How to celebrate Bonfire Night at home this year

We’ve been celebrating Bonfire Night in the UK for centuries, although it’s less for historical reasons and more because we all like to get together and eat toffee apples around a big old fire, right? Well, with the pandemic cooling down, lots of local events will be back up and running, but if you’re still a bit nervous about crowds, why not throw together your own with these Bonfire Night at home ideas?

Here are some tips and tricks to help you celebrate the season with your close family and friends in your own backyard…

What is Bonfire Night?

Bonfire Night, or Guy Fawkes Night, is held every year on the 5th November to commemorate the day way back when Guy Fawkes and his conspirators tried to blow up the Houses of Parliament in London, UK with a gunpowder explosion.

They failed and were executed for their crimes, and the UK government named the day as one of thanksgiving and celebration for the failure of the murderous plot. Over the years the event has evolved into what we now know as bonfire night.

A typical Bonfire night celebration includes:

  1. A big bonfire.
  2. Sometimes a straw figure is placed on the fire as a metaphor for the rejection of hatred and terrorist figures.
  3. Fireworks to represent the failed explosives.
  4. Bonfire night food such as toffee apples and cinder toffee.
  5. Fun and games.

Bonfire Night At Home Ideas

If you’re anxious about crowds or don’t want your little ones running off alone, why not host Bonfire Night at home? There are loads of ways you can get in the spirit, and the components are much more accessible than they used to be.

bonfire night at home

Bonfire Alternatives:

Instead of building a bonfire that might disturb your neighbours and leave a big old mess in your garden, you could use a fire pit instead. These are specially-made fireproof bowls or domes designed to keep the fire contained and keep all those close to it, safe and warm.

What’s more, once you’re all done and the fire has burned down, you can use a firepit cover to protect the ashes from flying everywhere for an easy clean up the next day.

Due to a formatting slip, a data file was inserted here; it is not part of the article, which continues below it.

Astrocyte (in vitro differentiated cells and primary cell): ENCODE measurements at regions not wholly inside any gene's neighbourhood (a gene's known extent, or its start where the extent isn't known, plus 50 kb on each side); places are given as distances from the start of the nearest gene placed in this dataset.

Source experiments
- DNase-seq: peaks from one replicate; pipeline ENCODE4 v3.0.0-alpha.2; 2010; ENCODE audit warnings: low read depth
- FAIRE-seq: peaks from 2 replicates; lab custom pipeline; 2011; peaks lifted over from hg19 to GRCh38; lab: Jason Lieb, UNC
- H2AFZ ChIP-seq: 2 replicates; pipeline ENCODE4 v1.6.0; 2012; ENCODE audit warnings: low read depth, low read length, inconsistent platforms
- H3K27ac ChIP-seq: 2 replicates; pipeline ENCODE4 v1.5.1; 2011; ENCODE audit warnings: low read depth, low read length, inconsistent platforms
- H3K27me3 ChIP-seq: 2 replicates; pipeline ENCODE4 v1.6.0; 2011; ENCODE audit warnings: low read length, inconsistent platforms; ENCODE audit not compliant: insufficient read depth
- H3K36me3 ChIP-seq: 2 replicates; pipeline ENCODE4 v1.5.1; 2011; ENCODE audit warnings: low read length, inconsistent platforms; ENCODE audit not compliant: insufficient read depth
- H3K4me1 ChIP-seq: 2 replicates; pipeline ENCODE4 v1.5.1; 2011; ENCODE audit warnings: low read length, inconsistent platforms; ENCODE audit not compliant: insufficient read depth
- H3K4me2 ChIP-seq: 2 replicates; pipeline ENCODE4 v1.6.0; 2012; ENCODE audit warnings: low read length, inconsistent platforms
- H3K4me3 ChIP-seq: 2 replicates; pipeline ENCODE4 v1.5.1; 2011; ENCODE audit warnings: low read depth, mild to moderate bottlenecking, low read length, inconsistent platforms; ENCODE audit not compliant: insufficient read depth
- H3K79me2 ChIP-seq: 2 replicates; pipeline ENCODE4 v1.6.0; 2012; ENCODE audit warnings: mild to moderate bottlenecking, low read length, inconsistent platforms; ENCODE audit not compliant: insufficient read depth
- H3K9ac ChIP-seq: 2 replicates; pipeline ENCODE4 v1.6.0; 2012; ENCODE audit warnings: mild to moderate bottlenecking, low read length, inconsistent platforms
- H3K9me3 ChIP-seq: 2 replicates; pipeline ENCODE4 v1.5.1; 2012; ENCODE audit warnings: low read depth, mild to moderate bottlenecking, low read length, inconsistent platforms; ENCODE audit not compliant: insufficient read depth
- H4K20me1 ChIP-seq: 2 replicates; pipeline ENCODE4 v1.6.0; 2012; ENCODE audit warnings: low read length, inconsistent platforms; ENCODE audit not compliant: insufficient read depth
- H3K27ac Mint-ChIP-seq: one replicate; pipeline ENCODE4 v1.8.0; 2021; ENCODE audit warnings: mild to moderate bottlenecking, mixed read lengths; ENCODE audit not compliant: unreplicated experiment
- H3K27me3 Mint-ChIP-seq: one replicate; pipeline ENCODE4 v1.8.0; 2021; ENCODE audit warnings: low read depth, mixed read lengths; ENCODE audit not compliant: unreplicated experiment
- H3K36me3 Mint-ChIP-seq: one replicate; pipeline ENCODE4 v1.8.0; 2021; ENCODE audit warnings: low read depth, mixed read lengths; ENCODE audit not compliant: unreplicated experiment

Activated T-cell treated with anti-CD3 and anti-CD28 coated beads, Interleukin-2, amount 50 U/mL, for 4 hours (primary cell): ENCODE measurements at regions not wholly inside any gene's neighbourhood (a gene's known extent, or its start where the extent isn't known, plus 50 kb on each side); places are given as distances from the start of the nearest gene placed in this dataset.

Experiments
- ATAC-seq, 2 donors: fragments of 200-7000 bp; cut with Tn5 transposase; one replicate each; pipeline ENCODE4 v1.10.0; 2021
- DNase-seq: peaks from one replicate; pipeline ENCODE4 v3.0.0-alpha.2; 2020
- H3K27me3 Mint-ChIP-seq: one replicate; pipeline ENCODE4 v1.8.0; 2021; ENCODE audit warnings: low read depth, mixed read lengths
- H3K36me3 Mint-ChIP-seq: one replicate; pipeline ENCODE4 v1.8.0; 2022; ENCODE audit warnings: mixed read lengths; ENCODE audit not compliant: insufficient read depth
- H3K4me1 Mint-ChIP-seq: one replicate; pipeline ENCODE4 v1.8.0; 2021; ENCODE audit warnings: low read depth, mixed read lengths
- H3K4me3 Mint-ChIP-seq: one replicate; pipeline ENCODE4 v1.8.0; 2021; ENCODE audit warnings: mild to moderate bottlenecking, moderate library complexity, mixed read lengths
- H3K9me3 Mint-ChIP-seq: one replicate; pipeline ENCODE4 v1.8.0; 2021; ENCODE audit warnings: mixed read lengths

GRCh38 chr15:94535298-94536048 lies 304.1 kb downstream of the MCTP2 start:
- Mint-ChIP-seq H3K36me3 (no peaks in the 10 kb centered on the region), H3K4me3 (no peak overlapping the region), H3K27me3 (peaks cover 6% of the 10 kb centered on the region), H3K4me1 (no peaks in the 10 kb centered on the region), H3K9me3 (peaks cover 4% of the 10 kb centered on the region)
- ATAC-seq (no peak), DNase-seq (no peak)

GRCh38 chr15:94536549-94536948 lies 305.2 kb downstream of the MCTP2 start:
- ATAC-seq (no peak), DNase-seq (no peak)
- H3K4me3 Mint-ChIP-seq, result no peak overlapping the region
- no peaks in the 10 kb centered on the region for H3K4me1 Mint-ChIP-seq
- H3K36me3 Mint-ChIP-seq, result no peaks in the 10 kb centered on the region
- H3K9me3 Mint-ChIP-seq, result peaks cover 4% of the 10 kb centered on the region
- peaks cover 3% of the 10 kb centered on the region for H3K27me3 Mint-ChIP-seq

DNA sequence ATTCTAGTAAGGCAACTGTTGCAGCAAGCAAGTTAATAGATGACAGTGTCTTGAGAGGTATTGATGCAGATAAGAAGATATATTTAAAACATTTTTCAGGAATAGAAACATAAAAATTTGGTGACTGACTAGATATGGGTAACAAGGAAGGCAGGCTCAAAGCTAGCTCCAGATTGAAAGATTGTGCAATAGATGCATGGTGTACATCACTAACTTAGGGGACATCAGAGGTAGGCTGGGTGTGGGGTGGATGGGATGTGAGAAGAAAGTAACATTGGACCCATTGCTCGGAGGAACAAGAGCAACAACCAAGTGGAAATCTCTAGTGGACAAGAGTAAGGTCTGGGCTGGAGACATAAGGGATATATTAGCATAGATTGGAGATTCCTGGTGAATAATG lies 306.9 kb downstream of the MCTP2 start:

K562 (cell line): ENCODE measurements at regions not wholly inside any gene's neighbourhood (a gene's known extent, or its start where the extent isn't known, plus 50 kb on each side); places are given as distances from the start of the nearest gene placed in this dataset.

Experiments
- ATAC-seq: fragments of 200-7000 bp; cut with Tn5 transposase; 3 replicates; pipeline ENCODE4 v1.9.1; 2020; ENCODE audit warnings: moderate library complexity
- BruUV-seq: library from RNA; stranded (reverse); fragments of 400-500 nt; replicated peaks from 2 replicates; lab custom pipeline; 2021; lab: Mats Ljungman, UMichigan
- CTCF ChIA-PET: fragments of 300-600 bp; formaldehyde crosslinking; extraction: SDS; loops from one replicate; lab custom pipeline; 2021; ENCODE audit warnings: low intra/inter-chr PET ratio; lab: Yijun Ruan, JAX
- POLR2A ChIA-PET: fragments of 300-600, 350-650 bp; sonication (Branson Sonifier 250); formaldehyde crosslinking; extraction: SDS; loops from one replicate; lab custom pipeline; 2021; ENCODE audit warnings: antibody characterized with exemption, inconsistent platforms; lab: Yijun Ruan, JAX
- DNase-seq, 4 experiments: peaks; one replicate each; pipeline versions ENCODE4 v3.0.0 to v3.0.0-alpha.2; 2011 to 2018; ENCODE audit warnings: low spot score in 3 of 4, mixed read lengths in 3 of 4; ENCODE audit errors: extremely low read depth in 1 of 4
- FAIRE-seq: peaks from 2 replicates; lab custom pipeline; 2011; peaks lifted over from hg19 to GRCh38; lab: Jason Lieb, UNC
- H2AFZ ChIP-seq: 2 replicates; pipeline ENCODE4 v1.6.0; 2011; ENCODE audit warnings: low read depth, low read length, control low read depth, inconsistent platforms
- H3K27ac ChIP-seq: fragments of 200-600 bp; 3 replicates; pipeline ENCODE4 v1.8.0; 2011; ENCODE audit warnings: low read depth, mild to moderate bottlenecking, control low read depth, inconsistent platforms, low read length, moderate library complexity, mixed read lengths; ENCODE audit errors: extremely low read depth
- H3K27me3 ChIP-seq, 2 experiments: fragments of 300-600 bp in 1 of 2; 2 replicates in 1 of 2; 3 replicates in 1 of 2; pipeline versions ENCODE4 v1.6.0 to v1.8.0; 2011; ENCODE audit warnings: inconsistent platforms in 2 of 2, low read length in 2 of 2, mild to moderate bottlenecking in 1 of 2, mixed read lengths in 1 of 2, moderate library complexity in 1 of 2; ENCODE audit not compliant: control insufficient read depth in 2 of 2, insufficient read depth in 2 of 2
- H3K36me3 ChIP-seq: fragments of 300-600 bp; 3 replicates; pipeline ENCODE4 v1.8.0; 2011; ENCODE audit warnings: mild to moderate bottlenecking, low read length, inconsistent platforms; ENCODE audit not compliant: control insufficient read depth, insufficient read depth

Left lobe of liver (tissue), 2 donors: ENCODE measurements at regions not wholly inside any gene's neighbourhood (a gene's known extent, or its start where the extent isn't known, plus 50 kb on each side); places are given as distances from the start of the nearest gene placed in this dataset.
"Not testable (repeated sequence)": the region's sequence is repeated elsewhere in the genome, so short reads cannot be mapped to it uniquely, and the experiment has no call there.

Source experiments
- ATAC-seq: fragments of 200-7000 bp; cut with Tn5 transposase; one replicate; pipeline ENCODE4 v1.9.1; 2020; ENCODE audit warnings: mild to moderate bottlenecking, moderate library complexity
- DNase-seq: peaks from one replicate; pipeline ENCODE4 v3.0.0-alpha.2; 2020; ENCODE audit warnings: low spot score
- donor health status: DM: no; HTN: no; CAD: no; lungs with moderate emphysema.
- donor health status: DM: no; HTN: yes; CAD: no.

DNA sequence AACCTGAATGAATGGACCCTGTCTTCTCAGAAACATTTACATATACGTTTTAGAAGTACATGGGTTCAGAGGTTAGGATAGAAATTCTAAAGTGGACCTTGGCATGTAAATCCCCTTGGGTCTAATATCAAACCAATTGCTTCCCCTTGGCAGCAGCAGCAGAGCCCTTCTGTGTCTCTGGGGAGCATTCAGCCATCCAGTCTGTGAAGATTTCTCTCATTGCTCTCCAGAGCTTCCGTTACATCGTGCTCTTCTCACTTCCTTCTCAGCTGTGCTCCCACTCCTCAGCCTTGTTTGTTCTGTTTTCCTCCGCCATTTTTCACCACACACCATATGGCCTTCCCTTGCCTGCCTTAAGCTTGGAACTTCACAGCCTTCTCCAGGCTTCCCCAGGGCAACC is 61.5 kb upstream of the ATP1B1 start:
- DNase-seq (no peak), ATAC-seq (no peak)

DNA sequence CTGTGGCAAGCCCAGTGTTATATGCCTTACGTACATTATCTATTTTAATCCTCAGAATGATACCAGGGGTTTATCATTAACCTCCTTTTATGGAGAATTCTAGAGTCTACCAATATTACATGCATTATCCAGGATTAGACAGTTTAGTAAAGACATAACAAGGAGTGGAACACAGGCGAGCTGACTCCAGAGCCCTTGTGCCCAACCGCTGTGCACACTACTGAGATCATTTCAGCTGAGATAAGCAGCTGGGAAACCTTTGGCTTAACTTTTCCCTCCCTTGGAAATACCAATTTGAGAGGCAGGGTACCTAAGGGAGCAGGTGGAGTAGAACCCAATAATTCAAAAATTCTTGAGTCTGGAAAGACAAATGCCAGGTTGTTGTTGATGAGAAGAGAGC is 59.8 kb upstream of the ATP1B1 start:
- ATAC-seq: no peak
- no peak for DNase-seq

Top Tip: if it’s looking to be a cold night, then an additional patio heater and nice snug clothes might be a good call.

Make your own straw ‘Guy’:

Instead of the classic straw man, why not let your kids make a figurine of something that frightens them? Maybe it’s a spider or ghost? Whatever it is, making a figurine and burning it on the fire is a different way to help them overcome their fear and grow more confident.

Alternatively, don’t burn the guy at all. Instead, make it your 5th November mascot and theme the night around it. You could use leftover pumpkins from Halloween or use old scrappy clothes and decorate your outside space with them as the centrepiece.

Fireworks at home:

It’s easy to find fireworks for an at-home display these days – even supermarkets sell them. Just make sure you adhere to all the rules and guidance on the packaging to keep everyone and everything safe. Giving your neighbours a heads-up is a good idea too – especially those with pets who might get scared.

If you don’t have the garden space, you could go for a walk together to the nearest hilltop to watch the local display. Or maybe forego the fireworks altogether and go crazy with some sparklers instead? These are much safer and burn out very easily and quickly. Plus, if you’ve got a camera or an app on your phone with an adjustable shutter speed, you can take fun long exposure photographs with sparklers. Why not try to write your names or draw a picture?

Make some Bonfire Night food:

What’s Bonfire Night without the toffee apples or candy floss or cinder toffee? These sweet, autumnal flavours are synonymous with the 5th of November, and they’re really easy to rustle up.

Cinder toffee is the same as honeycomb, so you could go out and buy loads of those well-known chocolate bars, or try and make some yourself with Golden Syrup, Butter, Caster Sugar and Bicarbonate of soda. It’s a bit like a science experiment, so why not let the kids help?

bonfire night at home

Apples can be covered in toffee or chocolate and decorated with anything you like, so making them (and eating them) is a great family activity.

Don’t forget to pair all this sweet deliciousness with some more national fare, like hot dogs, chilli, pulled chicken burgers and more. Just think of easy-to-eat options that are ideal for enjoying around the fire.

Homemade Fun and Games:

The great thing about Bonfire night at home is you can go all out with what you and your family like. Here are some ideas:

  • Set up an outdoor cinema with your favourite seasonal films using a projector and a white sheet.
  • Put out the garden Jenga, Twister and Snakes and Ladders games to play together.
  • Start while it’s still light with a scavenger hunt and a Bonfire-themed prize for the winner
  • Film some silly videos with glowsticks by attaching them to your bodies and dancing around in the dark.

Bonfire night is a bit of a British Tradition, and loads of local firework events go all out with a fairground, burger vans, sweet stalls and more. But for the more anxious or cost-conscious of us, an at-home event where you can do and eat what you like with your close friends and family is just as good.

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